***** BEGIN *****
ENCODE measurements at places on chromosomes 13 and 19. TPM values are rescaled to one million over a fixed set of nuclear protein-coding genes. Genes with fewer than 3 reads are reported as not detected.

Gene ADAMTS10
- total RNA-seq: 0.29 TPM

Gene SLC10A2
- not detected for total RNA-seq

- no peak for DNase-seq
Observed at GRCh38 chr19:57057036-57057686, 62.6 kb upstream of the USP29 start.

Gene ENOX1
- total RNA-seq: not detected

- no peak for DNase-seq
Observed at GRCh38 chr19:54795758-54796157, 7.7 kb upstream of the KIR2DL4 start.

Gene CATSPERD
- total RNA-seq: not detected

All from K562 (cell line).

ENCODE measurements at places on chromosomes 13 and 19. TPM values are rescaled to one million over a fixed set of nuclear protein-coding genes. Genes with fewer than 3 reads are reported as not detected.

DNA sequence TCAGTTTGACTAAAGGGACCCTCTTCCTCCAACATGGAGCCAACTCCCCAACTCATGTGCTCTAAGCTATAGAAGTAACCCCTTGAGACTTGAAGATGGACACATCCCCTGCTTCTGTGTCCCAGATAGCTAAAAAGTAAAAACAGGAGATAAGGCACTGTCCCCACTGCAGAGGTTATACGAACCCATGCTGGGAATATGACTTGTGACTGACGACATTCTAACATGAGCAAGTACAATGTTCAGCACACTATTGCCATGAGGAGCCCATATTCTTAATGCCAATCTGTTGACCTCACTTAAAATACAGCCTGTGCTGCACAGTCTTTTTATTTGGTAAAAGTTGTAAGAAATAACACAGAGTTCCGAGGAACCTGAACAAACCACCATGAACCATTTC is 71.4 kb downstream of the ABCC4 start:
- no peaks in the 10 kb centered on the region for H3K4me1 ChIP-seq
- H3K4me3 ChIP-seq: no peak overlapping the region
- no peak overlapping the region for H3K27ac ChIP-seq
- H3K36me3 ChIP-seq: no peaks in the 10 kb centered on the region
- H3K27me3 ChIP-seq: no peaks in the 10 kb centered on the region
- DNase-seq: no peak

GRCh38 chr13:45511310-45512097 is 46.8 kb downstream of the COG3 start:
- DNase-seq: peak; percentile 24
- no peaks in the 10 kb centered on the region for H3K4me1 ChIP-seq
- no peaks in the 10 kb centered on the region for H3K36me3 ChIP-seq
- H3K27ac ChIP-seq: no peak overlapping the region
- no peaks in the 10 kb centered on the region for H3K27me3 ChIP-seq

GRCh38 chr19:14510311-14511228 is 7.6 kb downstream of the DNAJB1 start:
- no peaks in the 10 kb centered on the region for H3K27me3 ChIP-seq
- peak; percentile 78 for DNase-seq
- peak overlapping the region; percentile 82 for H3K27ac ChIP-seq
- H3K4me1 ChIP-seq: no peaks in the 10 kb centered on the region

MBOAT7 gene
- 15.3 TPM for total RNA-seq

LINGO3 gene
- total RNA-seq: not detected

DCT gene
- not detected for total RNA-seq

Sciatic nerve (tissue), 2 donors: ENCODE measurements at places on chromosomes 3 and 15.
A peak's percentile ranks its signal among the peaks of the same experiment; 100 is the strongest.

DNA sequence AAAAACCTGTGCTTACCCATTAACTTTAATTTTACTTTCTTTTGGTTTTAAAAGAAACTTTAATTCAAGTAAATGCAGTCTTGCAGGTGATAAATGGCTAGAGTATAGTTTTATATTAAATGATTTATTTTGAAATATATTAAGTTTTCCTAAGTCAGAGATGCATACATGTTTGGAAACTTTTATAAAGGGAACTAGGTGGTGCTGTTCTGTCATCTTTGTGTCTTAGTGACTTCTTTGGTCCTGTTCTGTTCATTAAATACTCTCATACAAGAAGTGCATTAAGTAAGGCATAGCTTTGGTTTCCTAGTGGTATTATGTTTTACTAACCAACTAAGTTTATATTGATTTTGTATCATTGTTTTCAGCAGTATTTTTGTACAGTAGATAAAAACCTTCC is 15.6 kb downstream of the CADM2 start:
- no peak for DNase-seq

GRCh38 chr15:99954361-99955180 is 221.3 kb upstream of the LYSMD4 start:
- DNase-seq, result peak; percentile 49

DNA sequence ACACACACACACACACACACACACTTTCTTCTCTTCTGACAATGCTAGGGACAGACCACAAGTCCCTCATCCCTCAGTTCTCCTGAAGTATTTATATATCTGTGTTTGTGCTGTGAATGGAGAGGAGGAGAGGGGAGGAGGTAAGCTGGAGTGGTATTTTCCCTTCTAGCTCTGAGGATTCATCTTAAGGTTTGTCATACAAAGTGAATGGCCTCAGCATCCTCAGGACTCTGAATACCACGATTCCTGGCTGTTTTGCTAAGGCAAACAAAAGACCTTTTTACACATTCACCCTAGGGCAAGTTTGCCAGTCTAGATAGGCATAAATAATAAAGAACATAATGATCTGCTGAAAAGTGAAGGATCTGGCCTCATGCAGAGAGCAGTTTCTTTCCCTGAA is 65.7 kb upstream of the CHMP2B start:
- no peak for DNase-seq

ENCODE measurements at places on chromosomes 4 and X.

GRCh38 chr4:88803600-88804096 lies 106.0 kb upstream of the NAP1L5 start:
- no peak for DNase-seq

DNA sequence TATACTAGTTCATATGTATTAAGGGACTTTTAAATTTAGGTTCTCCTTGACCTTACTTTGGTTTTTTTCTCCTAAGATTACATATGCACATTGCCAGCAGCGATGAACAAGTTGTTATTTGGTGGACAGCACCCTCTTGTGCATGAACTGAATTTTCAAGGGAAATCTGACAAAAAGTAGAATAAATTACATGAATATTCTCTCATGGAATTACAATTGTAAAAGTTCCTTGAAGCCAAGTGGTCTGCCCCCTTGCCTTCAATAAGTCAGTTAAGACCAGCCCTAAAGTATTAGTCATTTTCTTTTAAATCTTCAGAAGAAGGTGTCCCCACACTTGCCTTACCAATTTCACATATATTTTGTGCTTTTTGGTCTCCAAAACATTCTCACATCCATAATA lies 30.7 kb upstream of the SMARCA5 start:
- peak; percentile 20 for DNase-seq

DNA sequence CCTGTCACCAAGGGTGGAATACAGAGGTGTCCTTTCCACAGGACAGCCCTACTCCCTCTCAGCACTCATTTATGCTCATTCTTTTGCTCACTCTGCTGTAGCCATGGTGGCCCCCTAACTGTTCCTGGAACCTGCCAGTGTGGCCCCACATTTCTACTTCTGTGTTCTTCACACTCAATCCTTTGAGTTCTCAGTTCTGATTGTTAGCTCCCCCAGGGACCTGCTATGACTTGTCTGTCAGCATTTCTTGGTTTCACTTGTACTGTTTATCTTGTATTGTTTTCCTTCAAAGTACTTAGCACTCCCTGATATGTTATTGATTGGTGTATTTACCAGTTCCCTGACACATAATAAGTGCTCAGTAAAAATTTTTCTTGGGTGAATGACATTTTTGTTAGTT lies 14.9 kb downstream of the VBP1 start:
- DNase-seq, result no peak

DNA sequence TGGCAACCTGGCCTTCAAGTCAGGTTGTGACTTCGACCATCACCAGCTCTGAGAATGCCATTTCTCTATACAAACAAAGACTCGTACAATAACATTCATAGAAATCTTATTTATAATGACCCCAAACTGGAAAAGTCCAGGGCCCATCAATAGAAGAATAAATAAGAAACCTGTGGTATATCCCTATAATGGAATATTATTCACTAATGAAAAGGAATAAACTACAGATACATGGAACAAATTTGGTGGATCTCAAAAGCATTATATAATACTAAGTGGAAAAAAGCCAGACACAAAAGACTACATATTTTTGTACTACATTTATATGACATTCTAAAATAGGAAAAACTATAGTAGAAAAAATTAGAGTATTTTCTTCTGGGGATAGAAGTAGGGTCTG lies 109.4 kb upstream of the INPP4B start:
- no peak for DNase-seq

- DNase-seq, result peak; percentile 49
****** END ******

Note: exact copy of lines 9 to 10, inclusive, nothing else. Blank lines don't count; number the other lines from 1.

- total RNA-seq: not detected

- no peak for DNase-seq